Mr. Proyect is correct in saying that "Hungary takes the cake." The country really is more xenophobic than most in Europe, and accordingly its fascist movement, Jobbik, is stronger. But he's wrong to condemn Mr. Orban. I think he should read an article by George Friedman that describes the tightrope that Mr. Orban has to walk. The Hungarian body politic will simply not tolerate a large refugee influx, and were Mr. Orban to allow that it would quickly lead to Jobbik taking power.

I do not speak Hungarian, but over the years I have probably spent cumulatively several months in the country. I think two observations clarify why Hungary is more refugee-averse than most countries.

Mr. Proyect--ace historian--probably knows about the Treaty of Trianon, though I'll hazard most of my readers do not. But I will guarantee that every Hungarian schoolchild is intimately familiar with it. When I visited Szeged, a city a few kilometers from the Serbian border, the first thing my host told me about the place is that it was historically at the very center of Hungary. For prior to the Trianon agreement in 1920, Hungary included most of Vojvodina (Vajdasag in Hungarian), a bit of the Croatian coast, and all of Transylvania (Erdely). Today's Slovak capital, Bratislava (Pozsony), was once the seat of an Hungarian empire.

Hungarians feel, almost to a person, that the Treaty of Trianon was a grave injustice. Sober people, undoubtedly including Mr. Orban, have come to terms with it. But much of the population--especially those whose families came from the former lands--remain very bitter. This is the root of Jobbik. Their principle concern is to retrieve lost lands, especially Transylvania, for Hungary. The Trianon Accord is a big reason why "Hungary takes the cake."

One result of the Treaty is that the Hungarian rump state--modern Hungary--is practically monoethnic. Of people declaring their ethnicity to the census bureau, 98% claim to be Hungarian. The largest minority are Roma, and they are certainly not integrated into the society.

This leads to the second reason why Hungary is different. Hungarian is not an Indo-European language, and is radically different from all other languages in Europe, apart from Finnish. It is very distantly related to Turkish. Even an international word such as police in Hungarian becomes an unrecognizable rendorseg. Hungarian is a famously difficult language to learn, and likewise, for Hungarians learning English is a real challenge.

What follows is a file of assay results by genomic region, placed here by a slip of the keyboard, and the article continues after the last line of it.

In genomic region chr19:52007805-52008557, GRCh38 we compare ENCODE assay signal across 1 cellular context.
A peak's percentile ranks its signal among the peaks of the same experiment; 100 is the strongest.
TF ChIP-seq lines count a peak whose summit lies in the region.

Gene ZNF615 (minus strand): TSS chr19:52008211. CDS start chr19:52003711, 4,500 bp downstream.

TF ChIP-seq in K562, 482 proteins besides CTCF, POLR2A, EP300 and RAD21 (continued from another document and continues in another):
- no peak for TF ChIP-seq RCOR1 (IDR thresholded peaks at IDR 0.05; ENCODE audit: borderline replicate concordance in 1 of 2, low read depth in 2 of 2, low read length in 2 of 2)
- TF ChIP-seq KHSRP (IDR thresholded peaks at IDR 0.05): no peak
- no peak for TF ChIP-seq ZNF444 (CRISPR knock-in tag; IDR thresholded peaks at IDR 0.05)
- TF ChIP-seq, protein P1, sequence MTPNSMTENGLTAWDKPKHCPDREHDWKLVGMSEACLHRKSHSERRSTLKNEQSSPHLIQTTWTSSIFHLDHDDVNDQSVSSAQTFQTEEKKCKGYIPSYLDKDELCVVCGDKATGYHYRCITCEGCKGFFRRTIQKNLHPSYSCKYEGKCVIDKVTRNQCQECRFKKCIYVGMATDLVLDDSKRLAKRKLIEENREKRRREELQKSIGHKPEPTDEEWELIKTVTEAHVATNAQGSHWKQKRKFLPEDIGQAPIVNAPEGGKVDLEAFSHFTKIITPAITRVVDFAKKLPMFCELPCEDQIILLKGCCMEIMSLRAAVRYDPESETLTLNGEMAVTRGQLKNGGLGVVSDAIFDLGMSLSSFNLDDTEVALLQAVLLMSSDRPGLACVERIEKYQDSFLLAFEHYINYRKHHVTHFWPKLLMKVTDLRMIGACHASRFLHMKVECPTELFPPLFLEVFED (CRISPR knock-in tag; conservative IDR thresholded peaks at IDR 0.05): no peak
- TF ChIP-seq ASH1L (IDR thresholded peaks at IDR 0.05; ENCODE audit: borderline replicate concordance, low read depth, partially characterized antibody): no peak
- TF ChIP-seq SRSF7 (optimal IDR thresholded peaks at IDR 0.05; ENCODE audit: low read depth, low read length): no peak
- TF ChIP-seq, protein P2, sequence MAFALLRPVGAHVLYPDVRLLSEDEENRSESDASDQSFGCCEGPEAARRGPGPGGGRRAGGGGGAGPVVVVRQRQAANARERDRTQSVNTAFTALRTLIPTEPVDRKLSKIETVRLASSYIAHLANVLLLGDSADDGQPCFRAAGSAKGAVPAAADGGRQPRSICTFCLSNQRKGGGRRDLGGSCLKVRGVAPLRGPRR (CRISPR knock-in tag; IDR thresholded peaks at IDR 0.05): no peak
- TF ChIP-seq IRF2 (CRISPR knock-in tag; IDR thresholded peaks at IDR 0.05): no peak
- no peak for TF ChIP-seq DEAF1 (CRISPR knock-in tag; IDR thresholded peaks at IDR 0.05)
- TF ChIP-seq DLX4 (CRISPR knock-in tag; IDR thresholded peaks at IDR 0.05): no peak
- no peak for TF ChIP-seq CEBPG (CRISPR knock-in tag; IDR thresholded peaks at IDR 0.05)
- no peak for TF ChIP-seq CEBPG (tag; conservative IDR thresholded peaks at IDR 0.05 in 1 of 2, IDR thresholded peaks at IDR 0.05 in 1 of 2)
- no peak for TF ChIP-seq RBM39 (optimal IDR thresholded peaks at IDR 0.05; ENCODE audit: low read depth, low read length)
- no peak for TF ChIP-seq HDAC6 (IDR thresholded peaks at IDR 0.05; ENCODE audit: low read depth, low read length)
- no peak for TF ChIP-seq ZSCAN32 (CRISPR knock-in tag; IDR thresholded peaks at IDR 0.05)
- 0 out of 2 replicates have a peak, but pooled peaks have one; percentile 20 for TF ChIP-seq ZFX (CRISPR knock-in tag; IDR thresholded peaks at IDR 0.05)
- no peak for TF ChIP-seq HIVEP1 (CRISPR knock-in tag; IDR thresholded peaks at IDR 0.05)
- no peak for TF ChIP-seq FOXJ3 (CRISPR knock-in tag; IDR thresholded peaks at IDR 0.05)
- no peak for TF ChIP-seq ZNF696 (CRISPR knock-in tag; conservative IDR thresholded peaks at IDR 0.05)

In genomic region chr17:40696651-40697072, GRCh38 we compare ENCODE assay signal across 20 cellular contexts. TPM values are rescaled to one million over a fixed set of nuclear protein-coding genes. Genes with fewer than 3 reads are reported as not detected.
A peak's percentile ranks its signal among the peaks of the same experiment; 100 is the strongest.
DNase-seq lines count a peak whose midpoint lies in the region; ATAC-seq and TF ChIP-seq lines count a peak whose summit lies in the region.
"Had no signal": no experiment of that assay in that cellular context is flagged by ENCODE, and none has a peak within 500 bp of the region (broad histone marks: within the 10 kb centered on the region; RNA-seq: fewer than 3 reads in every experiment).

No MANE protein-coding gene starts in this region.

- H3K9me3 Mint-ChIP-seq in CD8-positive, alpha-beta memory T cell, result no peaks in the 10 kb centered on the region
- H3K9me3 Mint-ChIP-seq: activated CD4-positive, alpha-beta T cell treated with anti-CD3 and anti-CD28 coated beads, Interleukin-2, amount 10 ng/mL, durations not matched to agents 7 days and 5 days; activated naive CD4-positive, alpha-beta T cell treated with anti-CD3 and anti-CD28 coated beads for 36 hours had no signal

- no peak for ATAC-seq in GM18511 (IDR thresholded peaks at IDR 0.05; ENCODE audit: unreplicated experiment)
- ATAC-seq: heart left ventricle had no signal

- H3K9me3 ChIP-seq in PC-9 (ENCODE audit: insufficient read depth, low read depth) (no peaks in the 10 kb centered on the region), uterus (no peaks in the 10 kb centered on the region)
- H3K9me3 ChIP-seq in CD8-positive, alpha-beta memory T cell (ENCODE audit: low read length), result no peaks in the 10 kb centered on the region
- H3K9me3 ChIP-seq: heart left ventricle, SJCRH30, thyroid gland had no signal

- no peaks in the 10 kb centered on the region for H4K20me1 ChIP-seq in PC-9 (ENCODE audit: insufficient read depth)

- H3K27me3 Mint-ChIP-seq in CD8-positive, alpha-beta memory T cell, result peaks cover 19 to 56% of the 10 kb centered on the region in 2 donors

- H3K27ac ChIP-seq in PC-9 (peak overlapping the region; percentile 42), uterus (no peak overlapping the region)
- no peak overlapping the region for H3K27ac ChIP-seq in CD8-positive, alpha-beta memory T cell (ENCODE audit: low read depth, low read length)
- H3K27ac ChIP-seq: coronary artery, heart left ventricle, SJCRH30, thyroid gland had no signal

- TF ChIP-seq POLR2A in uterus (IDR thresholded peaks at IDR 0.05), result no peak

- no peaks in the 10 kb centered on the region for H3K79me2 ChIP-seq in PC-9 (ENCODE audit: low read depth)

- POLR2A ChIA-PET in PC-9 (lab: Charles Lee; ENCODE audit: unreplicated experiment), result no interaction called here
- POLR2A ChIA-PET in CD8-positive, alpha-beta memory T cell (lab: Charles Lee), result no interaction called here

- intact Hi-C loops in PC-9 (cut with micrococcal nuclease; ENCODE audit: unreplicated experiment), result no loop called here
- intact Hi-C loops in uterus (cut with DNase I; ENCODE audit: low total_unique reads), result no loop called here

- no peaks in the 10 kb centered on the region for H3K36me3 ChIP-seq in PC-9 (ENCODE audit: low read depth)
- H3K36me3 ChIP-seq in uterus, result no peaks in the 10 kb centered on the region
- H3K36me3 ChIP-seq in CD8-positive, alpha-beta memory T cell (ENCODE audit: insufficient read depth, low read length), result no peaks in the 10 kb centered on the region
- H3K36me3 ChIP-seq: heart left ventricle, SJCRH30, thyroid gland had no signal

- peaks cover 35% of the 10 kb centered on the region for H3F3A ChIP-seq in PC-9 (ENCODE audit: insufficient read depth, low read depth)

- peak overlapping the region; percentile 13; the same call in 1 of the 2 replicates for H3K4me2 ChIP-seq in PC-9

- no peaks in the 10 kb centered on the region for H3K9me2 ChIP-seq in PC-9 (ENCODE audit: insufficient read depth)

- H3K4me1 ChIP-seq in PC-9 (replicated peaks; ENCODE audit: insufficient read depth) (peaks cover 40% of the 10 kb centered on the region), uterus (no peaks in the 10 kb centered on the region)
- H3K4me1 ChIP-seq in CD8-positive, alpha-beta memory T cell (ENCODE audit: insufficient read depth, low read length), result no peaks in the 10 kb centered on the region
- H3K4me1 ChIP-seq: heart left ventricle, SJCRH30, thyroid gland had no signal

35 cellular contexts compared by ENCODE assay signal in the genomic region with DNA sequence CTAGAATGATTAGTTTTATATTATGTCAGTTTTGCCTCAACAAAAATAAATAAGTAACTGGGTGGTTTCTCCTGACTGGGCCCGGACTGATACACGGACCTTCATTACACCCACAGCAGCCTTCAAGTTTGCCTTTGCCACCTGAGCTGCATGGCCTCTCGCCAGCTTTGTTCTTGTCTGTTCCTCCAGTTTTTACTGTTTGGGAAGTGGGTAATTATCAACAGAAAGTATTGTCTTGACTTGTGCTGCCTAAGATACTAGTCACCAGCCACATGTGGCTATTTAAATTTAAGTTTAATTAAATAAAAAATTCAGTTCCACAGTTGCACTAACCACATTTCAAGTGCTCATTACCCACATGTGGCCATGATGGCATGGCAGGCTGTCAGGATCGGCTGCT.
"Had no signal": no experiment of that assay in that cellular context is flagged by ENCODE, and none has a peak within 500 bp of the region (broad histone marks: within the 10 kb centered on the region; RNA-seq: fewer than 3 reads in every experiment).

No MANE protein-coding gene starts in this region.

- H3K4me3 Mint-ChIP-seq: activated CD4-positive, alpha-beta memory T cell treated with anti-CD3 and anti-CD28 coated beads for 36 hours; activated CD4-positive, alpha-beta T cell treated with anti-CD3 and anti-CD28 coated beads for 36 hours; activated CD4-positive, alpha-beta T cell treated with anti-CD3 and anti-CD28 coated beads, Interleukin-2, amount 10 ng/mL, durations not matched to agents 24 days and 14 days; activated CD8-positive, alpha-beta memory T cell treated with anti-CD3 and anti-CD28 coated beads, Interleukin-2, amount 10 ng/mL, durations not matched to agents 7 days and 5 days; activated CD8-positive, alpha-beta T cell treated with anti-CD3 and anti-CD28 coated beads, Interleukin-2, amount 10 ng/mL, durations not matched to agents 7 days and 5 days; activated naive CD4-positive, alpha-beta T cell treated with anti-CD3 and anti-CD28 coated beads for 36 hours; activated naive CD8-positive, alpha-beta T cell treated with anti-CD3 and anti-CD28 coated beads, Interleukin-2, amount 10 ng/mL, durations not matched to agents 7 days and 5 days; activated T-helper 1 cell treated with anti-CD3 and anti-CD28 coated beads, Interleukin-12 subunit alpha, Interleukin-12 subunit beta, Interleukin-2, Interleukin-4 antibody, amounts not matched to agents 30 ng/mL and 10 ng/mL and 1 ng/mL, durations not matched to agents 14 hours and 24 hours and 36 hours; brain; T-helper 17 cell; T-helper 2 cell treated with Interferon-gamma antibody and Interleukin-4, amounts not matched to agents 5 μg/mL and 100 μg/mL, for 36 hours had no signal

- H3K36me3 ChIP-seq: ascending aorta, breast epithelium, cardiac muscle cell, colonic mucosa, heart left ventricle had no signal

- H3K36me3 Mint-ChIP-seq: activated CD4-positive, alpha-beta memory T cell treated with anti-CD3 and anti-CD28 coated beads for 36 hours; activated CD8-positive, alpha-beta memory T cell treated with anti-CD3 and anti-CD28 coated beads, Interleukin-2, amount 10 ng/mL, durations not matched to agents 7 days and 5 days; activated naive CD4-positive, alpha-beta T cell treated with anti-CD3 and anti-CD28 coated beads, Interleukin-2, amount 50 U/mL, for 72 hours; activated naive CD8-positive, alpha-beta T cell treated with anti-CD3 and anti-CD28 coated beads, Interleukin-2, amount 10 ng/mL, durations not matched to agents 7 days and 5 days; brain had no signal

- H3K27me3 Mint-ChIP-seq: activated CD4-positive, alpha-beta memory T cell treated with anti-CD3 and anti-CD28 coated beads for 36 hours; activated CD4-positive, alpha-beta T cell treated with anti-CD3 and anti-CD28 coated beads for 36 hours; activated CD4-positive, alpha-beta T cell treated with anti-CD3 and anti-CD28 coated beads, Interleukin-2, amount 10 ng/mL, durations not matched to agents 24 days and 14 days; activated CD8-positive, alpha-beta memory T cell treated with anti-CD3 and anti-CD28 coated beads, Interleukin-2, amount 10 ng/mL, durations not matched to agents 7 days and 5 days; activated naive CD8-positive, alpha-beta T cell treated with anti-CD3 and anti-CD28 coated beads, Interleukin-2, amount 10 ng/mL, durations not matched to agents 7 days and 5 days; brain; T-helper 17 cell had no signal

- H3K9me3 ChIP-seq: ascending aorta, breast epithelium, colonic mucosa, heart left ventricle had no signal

So don't let those talented, multi-lingual Hungarian expats fool you--very few people in Hungary speak any language besides Hungarian. In the northwest corner of the country, near the Austrian border, German is widely spoken. In Budapest, German and tourist English are often understood. But outside of that it's pretty exclusively magyar.

Mr. Proyect's account of the billboard in Hungarian doesn't surprise me at all.

The result is the country is isolated. Hungarians' understanding of the outside world is limited. They don't travel much. I believe that the level of political discourse is correspondingly very shallow. It's an atmosphere that breeds paranoia and xenophobia. Yet again, "Hungary takes the cake."

Under these circumstances it is truly impossible for any Hungarian government to accept even a small number of refugees. One doesn't have to be a fascist to turn them away. I think Mr. Proyect is too hard on Mr. Orban. He is not a fascist, but he is Hungarian, and he knows the country he lives in.

Note: My daughter got married over the Labor Day weekend. That, along with the house guests that have only recently departed, accounts for the sparse blogging.

Further Reading: